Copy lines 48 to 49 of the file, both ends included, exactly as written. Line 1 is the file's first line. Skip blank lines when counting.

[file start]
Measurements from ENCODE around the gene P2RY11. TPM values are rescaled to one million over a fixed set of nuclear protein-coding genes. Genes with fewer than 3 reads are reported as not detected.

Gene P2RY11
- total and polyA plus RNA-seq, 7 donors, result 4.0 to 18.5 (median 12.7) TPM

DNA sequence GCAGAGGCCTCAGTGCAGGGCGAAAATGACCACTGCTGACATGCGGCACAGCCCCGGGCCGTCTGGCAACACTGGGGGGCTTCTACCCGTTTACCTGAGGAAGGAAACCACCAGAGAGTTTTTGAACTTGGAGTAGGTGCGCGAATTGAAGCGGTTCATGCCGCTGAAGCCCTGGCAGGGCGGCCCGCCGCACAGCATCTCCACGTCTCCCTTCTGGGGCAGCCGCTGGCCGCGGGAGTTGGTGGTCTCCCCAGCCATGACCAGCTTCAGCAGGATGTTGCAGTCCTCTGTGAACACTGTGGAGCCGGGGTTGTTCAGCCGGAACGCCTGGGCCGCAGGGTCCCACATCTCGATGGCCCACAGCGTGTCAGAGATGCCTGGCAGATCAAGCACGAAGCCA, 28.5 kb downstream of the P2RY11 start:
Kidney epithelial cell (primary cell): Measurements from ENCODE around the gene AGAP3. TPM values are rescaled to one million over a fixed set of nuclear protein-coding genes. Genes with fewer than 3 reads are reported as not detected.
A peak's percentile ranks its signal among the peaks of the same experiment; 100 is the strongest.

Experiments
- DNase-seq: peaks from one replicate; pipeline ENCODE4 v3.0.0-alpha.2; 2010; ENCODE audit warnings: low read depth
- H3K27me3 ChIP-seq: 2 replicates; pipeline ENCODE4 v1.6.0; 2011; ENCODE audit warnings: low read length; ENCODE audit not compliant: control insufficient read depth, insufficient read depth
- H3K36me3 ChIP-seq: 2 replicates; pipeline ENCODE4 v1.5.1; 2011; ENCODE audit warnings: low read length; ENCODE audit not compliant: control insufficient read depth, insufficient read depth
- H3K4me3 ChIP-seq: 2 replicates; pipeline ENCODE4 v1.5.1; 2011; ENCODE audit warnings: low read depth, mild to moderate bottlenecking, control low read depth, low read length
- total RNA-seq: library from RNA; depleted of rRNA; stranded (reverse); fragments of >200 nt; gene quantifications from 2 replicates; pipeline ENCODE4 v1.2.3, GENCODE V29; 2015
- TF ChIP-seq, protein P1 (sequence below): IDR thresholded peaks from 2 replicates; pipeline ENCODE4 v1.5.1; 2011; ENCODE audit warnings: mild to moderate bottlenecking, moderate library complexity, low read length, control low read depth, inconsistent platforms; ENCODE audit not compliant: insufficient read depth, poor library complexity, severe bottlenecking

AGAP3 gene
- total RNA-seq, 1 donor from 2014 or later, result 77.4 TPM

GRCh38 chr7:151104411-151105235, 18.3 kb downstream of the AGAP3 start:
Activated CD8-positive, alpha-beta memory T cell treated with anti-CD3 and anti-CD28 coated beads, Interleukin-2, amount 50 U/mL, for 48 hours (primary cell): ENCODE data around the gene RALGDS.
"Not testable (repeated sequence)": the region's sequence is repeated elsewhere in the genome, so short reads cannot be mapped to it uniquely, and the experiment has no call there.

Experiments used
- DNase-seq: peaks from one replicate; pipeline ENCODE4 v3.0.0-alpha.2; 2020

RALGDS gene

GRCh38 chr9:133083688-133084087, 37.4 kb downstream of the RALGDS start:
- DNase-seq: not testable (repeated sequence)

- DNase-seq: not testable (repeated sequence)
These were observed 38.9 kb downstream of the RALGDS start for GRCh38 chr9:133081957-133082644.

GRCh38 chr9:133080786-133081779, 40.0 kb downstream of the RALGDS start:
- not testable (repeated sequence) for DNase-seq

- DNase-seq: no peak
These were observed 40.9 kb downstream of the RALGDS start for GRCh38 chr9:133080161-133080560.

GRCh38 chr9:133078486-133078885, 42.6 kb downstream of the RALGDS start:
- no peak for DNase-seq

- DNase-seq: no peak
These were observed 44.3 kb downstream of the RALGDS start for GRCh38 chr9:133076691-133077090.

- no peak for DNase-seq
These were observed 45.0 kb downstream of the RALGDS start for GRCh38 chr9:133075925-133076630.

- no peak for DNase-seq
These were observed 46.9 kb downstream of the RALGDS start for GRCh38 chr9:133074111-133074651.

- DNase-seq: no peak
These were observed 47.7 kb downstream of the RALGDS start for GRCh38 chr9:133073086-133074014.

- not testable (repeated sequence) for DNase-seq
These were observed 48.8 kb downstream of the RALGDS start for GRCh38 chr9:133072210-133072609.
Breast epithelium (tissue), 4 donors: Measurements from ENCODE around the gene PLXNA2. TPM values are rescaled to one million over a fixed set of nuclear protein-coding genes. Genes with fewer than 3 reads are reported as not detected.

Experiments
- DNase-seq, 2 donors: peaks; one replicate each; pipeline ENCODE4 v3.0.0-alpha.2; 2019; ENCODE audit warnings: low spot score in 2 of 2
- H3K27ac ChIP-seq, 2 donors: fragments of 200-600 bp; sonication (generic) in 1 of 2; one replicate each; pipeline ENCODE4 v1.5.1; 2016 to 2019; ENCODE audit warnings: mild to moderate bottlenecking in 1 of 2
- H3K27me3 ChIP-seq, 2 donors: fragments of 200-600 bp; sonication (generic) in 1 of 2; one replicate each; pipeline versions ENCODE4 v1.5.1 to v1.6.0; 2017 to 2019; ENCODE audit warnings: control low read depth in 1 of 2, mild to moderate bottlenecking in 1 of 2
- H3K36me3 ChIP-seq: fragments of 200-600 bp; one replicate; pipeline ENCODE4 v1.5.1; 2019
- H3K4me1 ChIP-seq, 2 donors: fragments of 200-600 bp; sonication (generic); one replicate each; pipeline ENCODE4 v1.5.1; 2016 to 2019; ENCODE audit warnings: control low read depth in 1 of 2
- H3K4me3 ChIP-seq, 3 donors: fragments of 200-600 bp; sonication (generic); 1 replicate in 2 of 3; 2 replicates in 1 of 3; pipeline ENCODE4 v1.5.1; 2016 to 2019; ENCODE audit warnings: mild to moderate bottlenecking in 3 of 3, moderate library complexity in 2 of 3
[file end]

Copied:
- H3K4me1 ChIP-seq, 2 donors: fragments of 200-600 bp; sonication (generic); one replicate each; pipeline ENCODE4 v1.5.1; 2016 to 2019; ENCODE audit warnings: control low read depth in 1 of 2
- H3K4me3 ChIP-seq, 3 donors: fragments of 200-600 bp; sonication (generic); 1 replicate in 2 of 3; 2 replicates in 1 of 3; pipeline ENCODE4 v1.5.1; 2016 to 2019; ENCODE audit warnings: mild to moderate bottlenecking in 3 of 3, moderate library complexity in 2 of 3